After almost two months of insecurity, misery, and tragedy caused by the recent peak in the Covid-19 pandemic in Indonesia, it seems that the country is entering calmer waters. Unfortunately, not everywhere in Indonesia, since we see solid regional differences. But, there is light at the end of the tunnel, at least in several regions and cities, including Jakarta, classified as COVID-19 Green Zone last Monday.
Our Embassy staff who got stuck in the Netherlands (not allowed by HQ to return after summer holidays until the Covid-situation would improve) are now back in Jakarta or on their way back home. We see a careful, gradual return to post-emergency life, at the same time acknowledging that Covid-19 will not disappear soon.
While many among us are still mourning the loss or their beloved ones or struggling with the aftermath of the disease, I am also encouraged by the strength of those who don’t want to sit down and throw in the towel. I heard someone saying: “Malu makan perut lapar, malu berkayuh perahu tak laju” (if you don’t eat, you’ll get hungry, if you’re shy to row, the boat won’t go fast). Inspired by this mentality of courage and optimism, the Embassy has continued working, mostly from home, making the best of it.
Our consular section is working day and night to accommodate a tremendous amount of visa applications by Indonesian students who are going to study in the Netherlands, the e-rasmus huis is more active than ever, and we see continued interest by Dutch companies and organizations which want to visit Indonesia or who are eager to link virtually. In October, the Embassy and Nuffic/NESO, together with many Indonesian organizations, will organize the Week of Indonesian Netherlands Education and Research (WINNER). And at the end of the year Indonesia will take over the G20 Presidency from Italy, which will bring many delegations and missions to Indonesia.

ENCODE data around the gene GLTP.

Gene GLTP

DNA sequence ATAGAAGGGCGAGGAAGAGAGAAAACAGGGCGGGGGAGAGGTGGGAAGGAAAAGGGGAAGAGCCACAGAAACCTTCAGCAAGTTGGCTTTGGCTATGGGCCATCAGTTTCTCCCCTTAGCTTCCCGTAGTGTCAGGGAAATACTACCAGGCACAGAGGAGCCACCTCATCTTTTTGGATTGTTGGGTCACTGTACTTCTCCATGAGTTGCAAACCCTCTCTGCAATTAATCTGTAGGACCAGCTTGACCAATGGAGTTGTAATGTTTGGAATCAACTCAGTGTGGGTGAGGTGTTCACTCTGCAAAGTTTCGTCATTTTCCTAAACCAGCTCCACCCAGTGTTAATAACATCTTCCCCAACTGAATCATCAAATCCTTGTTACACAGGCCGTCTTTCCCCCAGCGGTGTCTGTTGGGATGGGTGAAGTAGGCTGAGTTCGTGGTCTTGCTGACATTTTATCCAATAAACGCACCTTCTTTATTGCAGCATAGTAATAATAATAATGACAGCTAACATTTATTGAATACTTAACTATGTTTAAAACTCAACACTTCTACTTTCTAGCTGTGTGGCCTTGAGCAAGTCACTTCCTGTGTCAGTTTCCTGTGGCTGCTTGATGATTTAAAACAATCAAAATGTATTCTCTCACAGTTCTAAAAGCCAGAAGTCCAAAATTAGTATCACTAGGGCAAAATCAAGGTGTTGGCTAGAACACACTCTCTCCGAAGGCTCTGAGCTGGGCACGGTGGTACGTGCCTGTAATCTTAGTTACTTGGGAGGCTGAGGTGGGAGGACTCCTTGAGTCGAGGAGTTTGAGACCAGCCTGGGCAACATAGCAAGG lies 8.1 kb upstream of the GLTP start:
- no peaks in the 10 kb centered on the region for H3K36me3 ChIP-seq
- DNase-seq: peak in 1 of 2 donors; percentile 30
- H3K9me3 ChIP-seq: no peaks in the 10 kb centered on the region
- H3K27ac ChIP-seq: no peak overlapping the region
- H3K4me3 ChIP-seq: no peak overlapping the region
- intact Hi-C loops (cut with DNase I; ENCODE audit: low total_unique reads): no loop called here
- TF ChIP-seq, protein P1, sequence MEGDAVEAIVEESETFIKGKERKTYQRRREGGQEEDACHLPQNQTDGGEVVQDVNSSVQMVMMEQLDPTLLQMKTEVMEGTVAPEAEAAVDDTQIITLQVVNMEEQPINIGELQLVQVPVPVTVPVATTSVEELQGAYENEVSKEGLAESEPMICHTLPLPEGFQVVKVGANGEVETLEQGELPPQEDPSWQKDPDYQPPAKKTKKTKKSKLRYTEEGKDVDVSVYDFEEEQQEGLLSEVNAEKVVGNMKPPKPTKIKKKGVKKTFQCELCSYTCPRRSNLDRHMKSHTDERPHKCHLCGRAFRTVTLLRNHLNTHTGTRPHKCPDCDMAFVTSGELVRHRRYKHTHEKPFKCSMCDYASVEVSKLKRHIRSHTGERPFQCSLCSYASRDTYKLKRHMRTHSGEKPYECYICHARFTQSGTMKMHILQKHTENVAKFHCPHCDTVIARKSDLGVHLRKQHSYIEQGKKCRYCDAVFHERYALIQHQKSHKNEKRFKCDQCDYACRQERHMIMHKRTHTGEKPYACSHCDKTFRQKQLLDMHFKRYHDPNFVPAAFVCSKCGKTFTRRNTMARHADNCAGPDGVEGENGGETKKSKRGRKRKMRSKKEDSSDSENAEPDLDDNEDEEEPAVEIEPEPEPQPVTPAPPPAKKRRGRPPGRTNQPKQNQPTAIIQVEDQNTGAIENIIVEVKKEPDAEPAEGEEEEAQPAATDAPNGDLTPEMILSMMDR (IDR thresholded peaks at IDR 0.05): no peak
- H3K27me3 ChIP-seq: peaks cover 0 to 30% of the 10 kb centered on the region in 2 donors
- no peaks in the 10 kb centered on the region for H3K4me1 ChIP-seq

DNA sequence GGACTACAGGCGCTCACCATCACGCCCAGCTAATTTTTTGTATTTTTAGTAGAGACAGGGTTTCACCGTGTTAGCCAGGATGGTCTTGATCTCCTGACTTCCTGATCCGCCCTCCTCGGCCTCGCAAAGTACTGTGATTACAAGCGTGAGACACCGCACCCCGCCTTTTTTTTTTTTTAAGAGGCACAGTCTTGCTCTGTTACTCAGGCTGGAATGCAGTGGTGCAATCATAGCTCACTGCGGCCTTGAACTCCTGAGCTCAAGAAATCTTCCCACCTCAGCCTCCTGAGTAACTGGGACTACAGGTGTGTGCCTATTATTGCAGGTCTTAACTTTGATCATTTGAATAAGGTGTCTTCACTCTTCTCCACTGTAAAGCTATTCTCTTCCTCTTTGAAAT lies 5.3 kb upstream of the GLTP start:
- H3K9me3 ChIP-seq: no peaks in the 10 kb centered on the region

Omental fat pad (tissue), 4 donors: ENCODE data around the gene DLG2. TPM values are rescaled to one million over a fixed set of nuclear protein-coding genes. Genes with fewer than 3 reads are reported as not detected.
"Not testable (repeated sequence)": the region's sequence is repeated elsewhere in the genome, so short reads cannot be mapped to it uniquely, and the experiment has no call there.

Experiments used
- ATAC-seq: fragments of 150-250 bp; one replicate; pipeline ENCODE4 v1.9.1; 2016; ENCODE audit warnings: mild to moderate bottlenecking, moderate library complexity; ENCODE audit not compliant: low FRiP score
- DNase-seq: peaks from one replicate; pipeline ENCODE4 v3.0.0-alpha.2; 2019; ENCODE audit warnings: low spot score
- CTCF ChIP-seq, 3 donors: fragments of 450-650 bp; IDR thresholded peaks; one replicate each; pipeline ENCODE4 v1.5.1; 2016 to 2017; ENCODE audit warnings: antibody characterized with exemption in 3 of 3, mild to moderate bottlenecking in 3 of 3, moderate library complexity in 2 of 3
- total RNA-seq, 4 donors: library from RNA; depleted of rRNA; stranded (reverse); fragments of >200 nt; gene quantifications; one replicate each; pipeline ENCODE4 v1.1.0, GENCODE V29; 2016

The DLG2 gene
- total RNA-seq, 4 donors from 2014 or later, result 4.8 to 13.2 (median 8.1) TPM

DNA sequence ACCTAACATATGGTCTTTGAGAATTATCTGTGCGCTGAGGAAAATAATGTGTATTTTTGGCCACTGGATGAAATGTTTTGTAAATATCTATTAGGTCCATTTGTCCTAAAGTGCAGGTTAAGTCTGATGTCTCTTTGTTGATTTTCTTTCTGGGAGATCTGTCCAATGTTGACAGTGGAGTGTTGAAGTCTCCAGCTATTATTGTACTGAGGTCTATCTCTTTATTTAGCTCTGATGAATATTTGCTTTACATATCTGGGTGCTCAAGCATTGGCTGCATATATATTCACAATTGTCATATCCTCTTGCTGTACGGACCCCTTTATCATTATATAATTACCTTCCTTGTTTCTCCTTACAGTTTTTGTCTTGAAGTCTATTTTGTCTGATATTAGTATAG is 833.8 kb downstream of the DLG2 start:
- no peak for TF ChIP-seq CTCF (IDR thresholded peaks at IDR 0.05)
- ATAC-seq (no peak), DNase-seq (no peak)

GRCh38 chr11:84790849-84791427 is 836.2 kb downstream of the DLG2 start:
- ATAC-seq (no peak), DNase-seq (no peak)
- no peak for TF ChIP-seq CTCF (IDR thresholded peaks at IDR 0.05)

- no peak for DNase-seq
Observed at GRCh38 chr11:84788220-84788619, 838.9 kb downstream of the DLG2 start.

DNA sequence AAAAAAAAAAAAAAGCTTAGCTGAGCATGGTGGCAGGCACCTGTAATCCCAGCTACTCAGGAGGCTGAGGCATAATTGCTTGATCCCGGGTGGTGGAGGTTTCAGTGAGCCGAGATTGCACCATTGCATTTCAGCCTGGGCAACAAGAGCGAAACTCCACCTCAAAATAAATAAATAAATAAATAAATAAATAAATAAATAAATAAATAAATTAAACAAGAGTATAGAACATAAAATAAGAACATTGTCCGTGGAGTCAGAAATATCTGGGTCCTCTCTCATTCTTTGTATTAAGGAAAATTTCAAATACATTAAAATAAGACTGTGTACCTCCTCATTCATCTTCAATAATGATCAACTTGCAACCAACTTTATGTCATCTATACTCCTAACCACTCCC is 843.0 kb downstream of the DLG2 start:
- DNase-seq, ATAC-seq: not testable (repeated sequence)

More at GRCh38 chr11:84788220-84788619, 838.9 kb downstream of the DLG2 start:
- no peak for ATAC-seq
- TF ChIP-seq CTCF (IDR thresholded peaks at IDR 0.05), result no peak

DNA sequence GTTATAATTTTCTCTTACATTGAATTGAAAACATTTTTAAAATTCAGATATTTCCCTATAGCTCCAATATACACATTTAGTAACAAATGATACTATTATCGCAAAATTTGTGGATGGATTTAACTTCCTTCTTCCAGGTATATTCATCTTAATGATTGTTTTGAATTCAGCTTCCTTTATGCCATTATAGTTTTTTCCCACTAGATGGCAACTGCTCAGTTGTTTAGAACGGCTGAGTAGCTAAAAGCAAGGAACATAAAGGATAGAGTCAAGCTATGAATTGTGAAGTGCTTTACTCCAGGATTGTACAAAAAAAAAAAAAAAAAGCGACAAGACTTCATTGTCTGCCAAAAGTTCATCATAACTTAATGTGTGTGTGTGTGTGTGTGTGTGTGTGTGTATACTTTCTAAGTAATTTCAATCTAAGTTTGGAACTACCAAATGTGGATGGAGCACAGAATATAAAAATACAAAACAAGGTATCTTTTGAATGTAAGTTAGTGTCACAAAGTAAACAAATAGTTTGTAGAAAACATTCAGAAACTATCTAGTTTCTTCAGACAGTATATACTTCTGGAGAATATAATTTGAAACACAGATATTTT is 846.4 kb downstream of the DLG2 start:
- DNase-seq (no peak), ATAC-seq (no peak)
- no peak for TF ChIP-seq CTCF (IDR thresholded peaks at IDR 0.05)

On 15 August, we commemorated the end of WWII with wreath laying’s in Jakarta and Surabaya, and on 17 August, I (virtually) attended the national commemoration of 76 years of independence. Last week, a batch of 450.000 vaccines from the Netherlands arrived in Indonesia. This delivery is part of 3 million vaccines that the Netherlands has committed to donate to Indonesia.
For now, I hope the near future will bring us a world where our children can go back to school, where we can meet our colleagues at work, where we can visit our relatives and friends again, and see and hug each other.
Stay safe, stay healthy!